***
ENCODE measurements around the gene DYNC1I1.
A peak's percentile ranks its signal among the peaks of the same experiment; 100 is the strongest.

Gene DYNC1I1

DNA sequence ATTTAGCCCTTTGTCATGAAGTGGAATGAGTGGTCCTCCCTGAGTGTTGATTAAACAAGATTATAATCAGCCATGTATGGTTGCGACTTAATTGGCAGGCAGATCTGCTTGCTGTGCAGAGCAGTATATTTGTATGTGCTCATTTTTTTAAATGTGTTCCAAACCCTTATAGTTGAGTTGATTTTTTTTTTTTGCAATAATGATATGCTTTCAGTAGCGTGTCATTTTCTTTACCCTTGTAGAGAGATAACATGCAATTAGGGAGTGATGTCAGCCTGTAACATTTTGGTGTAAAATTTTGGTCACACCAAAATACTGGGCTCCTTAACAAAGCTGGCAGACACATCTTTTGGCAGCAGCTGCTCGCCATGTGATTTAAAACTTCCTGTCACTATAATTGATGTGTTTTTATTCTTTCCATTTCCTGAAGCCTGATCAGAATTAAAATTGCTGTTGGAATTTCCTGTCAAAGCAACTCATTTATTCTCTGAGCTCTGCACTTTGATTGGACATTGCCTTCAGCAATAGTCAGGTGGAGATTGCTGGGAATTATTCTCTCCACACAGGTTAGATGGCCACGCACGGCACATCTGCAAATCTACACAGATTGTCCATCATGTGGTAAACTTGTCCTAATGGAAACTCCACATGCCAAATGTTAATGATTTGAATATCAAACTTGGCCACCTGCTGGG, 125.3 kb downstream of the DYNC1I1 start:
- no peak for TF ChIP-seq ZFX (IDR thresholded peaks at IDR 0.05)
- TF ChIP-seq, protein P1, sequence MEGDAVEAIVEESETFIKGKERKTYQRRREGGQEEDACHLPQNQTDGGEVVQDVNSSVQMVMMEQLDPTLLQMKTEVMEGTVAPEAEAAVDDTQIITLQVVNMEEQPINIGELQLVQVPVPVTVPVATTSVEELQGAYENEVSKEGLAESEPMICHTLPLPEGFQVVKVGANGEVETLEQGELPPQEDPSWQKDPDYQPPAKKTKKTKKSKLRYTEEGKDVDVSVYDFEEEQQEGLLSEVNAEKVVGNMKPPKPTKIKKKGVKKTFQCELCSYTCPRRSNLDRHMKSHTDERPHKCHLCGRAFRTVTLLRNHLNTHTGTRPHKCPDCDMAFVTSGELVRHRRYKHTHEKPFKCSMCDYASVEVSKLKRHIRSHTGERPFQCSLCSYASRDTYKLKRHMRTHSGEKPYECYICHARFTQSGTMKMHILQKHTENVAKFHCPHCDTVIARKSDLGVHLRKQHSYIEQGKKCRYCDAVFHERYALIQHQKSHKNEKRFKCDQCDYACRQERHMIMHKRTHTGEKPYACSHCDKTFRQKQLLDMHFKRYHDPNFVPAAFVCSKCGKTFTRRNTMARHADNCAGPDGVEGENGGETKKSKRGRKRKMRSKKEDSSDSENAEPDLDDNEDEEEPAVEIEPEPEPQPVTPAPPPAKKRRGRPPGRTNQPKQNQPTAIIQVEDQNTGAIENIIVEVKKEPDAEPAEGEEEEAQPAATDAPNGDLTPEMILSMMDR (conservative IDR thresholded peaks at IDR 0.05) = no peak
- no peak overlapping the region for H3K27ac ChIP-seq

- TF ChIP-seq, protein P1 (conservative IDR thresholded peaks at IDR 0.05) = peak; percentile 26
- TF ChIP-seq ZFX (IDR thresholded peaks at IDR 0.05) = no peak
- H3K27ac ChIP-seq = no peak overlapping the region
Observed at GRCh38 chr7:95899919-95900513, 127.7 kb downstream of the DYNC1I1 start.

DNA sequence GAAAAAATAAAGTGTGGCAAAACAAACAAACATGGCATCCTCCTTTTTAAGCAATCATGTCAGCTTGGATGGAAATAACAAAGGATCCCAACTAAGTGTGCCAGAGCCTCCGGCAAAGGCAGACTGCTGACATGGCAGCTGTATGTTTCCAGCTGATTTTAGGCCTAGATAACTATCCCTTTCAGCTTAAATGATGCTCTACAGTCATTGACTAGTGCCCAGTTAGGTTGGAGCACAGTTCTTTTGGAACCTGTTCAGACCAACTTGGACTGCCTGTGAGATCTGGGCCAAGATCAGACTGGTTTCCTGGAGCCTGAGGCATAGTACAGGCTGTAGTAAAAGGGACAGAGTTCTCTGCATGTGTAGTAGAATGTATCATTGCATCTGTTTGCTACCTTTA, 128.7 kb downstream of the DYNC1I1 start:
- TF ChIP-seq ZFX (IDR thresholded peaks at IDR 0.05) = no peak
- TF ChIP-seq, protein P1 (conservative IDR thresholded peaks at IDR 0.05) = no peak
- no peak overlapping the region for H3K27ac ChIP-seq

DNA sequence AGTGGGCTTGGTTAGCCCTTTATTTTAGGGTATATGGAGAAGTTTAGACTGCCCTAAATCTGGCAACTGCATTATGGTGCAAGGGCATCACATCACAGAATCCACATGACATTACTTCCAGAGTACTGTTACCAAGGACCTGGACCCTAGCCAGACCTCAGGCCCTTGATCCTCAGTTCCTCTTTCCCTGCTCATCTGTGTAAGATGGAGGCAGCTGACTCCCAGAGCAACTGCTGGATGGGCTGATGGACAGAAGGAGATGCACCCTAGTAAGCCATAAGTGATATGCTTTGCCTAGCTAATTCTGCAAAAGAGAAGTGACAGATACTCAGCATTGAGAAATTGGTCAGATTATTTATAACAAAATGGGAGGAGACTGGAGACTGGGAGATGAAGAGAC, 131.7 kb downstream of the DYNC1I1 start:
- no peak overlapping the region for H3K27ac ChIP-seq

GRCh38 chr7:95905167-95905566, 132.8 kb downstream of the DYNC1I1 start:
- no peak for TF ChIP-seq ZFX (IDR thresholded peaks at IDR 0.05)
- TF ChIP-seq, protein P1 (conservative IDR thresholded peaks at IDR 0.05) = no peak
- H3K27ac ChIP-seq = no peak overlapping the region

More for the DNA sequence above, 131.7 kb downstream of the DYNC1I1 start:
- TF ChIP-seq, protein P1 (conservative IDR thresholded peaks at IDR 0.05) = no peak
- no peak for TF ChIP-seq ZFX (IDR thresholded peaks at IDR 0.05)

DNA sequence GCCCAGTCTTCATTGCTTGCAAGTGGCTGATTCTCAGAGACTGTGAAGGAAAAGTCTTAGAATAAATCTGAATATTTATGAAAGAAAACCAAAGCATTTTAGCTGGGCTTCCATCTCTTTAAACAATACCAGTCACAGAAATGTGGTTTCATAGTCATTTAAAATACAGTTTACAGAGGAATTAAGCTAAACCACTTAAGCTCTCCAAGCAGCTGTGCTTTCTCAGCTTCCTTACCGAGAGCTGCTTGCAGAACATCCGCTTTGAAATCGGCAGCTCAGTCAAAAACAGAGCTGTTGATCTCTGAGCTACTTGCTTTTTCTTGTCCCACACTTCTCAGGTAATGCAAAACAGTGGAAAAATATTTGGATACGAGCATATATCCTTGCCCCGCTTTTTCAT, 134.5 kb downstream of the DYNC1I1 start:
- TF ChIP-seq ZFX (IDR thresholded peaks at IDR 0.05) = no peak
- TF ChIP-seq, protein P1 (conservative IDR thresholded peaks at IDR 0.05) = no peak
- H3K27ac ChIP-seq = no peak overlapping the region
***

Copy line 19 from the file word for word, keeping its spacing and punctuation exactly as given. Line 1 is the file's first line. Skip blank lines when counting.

- no peak for TF ChIP-seq ZFX (IDR thresholded peaks at IDR 0.05)